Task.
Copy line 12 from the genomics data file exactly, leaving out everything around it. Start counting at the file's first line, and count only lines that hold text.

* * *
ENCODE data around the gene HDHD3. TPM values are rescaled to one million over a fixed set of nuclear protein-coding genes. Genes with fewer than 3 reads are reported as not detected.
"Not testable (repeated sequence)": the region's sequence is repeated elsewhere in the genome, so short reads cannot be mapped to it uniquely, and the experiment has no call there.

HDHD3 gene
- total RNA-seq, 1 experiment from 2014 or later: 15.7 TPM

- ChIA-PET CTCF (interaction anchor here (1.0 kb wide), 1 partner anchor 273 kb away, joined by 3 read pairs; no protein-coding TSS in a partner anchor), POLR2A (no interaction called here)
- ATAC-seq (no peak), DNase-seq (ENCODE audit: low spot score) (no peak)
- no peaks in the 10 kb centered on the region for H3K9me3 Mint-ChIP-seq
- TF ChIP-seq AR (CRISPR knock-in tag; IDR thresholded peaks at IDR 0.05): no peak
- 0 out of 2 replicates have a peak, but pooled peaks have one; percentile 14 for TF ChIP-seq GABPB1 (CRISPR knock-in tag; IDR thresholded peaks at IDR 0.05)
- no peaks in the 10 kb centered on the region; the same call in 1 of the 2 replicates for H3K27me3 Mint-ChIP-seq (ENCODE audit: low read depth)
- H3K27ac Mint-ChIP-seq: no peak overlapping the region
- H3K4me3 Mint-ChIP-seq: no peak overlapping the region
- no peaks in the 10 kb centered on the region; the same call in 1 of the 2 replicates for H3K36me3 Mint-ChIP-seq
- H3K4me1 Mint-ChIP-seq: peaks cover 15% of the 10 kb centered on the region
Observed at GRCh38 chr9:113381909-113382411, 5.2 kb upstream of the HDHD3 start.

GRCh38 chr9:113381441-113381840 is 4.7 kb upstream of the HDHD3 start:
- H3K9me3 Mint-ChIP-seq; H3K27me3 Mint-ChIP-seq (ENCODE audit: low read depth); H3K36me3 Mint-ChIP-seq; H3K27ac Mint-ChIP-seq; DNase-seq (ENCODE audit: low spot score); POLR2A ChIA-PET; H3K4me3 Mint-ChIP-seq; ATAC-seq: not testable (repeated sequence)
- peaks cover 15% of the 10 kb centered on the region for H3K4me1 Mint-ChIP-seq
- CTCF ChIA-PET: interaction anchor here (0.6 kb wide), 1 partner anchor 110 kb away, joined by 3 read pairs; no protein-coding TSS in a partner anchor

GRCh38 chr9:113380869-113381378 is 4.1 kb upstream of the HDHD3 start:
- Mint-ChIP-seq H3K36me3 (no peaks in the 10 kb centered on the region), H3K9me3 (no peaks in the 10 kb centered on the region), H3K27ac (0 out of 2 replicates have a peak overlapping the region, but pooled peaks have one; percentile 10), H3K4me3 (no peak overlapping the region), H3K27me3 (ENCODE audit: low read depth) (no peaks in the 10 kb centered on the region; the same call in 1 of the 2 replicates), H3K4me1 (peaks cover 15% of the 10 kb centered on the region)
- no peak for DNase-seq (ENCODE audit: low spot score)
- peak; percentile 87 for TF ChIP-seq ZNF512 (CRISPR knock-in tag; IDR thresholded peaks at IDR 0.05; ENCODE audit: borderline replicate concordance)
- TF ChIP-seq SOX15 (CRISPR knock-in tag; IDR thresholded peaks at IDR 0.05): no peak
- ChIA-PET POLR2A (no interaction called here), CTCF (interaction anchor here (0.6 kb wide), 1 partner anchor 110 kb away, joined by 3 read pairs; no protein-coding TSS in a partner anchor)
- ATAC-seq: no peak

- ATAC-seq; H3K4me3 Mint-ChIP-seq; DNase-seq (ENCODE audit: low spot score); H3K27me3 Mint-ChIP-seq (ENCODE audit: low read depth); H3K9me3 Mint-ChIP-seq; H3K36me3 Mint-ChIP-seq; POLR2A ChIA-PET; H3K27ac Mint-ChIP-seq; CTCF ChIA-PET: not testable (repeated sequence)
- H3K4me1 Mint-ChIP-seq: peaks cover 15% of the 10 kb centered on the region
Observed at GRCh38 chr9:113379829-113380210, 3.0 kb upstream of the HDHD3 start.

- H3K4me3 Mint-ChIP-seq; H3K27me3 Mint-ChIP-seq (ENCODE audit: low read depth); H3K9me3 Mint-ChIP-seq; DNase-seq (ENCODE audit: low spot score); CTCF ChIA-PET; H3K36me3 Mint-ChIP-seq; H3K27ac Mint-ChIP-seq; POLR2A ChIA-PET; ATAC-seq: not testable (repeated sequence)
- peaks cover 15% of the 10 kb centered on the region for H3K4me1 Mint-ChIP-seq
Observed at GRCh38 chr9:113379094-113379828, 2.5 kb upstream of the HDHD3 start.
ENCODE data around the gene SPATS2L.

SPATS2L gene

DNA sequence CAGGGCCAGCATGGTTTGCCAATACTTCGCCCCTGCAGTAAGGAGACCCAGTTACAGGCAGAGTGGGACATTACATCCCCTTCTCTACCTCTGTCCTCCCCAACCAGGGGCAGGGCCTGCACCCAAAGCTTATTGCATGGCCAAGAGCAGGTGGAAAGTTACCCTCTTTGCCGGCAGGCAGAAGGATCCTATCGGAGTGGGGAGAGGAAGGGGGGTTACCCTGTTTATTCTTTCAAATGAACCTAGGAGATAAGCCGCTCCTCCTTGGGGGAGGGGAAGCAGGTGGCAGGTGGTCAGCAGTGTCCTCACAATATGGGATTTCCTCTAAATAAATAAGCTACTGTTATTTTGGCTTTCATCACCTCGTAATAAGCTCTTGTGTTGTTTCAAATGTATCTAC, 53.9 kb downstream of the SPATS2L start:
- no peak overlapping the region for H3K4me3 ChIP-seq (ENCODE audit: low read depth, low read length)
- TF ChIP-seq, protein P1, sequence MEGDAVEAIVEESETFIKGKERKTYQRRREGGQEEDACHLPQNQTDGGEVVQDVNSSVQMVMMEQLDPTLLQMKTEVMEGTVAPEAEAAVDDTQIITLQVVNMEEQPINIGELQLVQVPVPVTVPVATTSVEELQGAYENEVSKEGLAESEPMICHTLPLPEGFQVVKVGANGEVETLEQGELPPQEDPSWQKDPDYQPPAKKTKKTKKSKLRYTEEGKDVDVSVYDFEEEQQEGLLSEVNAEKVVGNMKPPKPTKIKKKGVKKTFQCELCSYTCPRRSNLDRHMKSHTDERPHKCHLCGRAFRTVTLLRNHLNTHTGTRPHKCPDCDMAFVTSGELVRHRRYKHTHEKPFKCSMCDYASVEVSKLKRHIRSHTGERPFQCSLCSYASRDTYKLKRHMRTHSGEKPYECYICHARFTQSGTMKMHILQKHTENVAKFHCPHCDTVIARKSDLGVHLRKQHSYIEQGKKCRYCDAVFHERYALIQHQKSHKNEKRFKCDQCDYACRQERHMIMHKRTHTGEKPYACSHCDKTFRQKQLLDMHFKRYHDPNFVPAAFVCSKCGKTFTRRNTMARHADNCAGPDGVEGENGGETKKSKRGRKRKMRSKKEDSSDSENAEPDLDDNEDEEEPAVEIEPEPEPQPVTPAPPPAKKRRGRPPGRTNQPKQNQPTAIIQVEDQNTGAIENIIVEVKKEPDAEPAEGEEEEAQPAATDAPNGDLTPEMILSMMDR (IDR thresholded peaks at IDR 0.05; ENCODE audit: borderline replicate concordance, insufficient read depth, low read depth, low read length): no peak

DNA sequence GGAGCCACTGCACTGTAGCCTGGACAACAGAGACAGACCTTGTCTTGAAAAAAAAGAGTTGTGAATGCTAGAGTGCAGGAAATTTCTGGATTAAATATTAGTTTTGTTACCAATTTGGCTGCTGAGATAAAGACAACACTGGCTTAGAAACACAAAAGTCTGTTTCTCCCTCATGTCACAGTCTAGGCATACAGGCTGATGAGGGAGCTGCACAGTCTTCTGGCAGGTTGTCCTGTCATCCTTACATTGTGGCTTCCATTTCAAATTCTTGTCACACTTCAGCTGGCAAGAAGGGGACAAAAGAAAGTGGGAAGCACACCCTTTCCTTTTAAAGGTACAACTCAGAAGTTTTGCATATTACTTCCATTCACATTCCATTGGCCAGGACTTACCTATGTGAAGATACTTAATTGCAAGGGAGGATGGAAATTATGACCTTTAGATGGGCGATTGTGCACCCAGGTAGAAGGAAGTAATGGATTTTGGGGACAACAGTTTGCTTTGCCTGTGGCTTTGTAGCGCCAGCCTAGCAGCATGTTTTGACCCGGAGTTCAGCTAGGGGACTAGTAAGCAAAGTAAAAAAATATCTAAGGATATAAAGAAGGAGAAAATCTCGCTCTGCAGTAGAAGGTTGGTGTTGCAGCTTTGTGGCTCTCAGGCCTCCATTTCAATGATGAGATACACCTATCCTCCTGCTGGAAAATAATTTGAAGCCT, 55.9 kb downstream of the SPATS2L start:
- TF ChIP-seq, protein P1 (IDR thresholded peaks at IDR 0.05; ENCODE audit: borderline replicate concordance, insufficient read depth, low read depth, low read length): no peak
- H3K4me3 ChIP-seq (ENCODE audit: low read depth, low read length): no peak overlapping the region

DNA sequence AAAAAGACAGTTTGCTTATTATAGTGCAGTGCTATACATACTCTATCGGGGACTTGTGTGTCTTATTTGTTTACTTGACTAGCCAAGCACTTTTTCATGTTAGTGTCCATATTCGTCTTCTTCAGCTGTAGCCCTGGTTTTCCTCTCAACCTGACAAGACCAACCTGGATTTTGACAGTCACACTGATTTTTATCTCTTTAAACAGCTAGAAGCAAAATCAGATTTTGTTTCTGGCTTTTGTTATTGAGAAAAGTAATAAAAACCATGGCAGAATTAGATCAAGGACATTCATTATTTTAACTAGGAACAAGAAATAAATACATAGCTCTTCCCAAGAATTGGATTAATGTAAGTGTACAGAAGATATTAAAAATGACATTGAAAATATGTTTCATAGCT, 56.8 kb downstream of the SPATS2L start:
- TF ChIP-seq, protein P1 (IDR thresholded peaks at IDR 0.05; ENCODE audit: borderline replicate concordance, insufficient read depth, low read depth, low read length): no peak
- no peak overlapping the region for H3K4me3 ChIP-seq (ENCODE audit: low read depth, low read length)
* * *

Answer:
- H3K4me3 Mint-ChIP-seq: no peak overlapping the region